Watson-Whisant House at its original location in Burnsville, NC
(Preservation North Carolina via NCSU library)
From the Hillsborough National Register Nomination:
"This Queen Anne-style house was moved to the site in 2003, replacing a mobile home on the site. The core of the house is three bays wide and double-pile with a steeply-pitched hipped roof and projecting gabled bays on the right (south) end of the façade and on the left (north) elevation. The house has a new brick foundation, plain weatherboards, and twenty-two-over-one Victorian-style wood-sash windows on the façade and left elevations. Paired windows on the right end of the façade project slightly within a hip-roofed bay with wood aprons below the windows and small brackets in the gables and at the roofline. The one-light-over-one- panel door has a three-light transom and is sheltered by a hip-roofed porch that extends across the left two bays of the façade and wraps around the left elevation with a projecting, hip-roofed section on the façade. The porch is supported by turned posts with sawn brackets and a turned railing. The house has been enlarged with a one- and-a-half-story, gabled wing at the left rear (northeast) and a similarly-scaled side-gabled wing at the right (south) elevation. A flat-roofed porch on the right elevation is enclosed with wood casement windows and has a fifteen-light French door with five-light transom on the façade and brackets along the roofline on the right elevation. Moved to this site in 2003, the c. 1898 Watson-Whisnant House was built in Burnsville, North Carolina by Colonel Frank Watson, a banker, lawyer, and benefactor of Mars College."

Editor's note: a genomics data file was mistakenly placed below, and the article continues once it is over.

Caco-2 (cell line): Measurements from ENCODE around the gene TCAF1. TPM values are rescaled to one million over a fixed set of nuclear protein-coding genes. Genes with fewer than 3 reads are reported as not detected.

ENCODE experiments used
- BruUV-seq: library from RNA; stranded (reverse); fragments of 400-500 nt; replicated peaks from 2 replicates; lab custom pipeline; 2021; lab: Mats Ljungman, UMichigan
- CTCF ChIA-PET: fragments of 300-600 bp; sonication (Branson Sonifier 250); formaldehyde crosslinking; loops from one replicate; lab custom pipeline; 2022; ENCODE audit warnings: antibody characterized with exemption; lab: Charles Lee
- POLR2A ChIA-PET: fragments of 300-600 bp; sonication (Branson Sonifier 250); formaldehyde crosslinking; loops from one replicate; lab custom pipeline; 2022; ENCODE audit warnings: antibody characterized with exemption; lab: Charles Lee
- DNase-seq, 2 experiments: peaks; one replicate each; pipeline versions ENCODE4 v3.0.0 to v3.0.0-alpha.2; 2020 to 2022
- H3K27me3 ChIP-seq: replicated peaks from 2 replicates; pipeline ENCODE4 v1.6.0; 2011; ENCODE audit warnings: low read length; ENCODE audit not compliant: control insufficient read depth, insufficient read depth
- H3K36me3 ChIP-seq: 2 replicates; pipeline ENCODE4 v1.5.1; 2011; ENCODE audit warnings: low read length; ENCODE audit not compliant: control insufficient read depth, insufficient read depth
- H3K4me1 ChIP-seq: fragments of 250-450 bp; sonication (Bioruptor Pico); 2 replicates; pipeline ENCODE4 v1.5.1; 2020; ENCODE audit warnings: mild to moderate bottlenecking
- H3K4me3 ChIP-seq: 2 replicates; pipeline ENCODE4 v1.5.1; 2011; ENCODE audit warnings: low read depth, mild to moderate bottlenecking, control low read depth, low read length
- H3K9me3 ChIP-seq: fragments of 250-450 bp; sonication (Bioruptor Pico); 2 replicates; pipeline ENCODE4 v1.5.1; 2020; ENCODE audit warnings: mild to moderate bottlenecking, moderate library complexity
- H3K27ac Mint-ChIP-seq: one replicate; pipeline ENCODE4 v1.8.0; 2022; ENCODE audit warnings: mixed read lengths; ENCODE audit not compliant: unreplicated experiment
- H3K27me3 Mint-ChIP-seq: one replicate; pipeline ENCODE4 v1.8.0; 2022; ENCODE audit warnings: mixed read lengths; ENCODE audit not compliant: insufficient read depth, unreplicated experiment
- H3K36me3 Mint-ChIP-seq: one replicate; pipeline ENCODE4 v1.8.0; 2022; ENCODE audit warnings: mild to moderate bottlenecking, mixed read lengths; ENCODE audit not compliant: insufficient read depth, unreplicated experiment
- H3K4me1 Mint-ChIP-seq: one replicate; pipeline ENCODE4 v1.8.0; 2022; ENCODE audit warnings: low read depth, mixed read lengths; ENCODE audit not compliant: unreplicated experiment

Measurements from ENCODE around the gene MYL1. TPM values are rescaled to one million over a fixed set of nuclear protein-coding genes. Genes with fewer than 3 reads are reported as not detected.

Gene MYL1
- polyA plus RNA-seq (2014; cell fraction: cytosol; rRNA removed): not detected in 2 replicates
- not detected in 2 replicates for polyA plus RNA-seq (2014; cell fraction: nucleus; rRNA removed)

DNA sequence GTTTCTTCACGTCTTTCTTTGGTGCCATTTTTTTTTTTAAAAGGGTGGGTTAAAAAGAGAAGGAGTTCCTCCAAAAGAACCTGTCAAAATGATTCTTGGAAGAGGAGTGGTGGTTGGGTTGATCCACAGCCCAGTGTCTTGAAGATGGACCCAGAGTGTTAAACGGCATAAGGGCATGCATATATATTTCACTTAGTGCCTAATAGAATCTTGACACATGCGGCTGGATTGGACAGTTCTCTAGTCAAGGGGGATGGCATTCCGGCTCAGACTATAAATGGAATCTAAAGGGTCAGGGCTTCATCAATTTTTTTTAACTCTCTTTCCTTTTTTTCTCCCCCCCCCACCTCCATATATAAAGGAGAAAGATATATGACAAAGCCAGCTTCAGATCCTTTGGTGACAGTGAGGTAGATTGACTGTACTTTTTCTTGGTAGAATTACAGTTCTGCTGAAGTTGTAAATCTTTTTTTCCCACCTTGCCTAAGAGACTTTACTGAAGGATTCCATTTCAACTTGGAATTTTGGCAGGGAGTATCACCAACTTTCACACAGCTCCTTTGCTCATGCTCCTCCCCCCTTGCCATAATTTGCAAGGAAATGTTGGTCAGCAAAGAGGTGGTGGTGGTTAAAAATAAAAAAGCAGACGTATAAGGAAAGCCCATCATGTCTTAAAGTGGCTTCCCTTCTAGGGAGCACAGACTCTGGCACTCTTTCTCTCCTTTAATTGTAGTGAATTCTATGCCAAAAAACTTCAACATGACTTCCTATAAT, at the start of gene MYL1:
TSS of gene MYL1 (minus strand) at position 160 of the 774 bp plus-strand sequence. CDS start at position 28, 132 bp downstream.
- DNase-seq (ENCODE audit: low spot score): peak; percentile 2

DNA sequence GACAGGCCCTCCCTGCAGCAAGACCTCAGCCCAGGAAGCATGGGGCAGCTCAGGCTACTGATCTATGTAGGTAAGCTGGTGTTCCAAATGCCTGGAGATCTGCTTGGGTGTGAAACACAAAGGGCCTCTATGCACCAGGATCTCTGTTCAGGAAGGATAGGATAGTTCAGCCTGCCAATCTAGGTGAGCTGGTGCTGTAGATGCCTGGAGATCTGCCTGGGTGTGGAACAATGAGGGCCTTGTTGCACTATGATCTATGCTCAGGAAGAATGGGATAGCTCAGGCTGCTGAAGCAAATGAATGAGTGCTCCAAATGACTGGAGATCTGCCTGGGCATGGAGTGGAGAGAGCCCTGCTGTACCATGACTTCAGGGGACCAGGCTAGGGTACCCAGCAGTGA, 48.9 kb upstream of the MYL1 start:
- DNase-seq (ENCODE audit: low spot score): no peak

From the NR nomination for the Chase-Coletta House in Burnsville - this is the closest reference I can find to where in Burnsville this house originally stood:
"The Chase-Coletta House survives as the only private residence located on Burnsville's Town Square. In the late nineteenth and early twentieth centuries, Burnsville's residential development-a mixture of late Victorian and Craftsman styles-dispersed around the square. The oldest house in town is the ca. 1845 John Wesley McElroy House (NR, 1990), sited on a hillside one block west of the square. The Watson- Whisnant House (1898), the finest Victorian House in Burnsville, stood just east of the square and was built for E. F. and Cora Ray Watson, another of G. D. Ray's daughters. Unfortunately, the Watson-Whisnant House was dismantled and moved to Hillsborough, North Carolina, in November 2002. Two other houses built by children of G. D. and Elizabeth Ray still stand just off the square, but both of these properties have been altered substantially."
That's a heckuva lot of asphalt shingle.